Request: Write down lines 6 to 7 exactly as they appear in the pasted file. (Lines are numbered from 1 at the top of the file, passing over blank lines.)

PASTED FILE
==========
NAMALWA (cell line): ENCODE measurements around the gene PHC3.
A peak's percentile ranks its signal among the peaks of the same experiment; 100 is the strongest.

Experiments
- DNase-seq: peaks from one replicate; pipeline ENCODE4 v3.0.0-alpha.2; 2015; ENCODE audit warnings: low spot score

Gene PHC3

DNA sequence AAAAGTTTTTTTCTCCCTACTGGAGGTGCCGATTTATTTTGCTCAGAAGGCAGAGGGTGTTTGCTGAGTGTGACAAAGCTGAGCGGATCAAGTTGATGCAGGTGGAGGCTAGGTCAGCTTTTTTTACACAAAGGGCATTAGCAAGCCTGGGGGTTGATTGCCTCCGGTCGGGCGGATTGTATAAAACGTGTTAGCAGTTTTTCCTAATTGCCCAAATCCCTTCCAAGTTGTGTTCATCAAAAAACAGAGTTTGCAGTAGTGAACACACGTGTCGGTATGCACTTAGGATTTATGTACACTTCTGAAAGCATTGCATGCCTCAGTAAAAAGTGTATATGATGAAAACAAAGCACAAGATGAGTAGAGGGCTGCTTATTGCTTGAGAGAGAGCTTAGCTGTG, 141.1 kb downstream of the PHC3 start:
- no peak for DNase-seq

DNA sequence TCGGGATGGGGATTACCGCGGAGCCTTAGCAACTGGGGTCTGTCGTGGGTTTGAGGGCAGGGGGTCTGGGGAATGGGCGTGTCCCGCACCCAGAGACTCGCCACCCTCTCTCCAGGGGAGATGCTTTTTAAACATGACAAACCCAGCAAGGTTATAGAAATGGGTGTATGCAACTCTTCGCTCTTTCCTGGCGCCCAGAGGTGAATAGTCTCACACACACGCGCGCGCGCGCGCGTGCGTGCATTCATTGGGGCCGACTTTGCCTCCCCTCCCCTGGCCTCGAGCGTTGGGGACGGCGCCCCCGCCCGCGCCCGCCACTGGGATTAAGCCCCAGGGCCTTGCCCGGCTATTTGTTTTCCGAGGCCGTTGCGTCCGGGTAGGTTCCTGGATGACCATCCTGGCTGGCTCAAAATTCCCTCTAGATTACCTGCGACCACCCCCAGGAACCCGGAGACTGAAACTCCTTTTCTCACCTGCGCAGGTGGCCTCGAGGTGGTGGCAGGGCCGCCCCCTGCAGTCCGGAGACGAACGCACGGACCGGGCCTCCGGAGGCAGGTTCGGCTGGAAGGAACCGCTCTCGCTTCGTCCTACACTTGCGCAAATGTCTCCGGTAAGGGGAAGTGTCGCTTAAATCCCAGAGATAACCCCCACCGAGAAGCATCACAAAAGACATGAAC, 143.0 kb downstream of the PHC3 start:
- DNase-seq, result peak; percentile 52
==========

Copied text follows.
DNA sequence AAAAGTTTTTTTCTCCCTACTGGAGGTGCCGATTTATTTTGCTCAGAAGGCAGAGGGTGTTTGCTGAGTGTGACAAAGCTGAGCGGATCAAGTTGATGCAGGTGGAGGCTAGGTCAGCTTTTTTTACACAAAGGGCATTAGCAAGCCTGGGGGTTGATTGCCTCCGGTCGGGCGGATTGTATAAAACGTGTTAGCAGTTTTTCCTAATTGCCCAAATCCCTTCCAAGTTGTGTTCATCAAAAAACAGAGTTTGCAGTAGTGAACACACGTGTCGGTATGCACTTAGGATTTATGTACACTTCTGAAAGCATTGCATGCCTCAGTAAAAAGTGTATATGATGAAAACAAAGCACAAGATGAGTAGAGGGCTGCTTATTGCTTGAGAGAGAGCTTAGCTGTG, 141.1 kb downstream of the PHC3 start:
- no peak for DNase-seq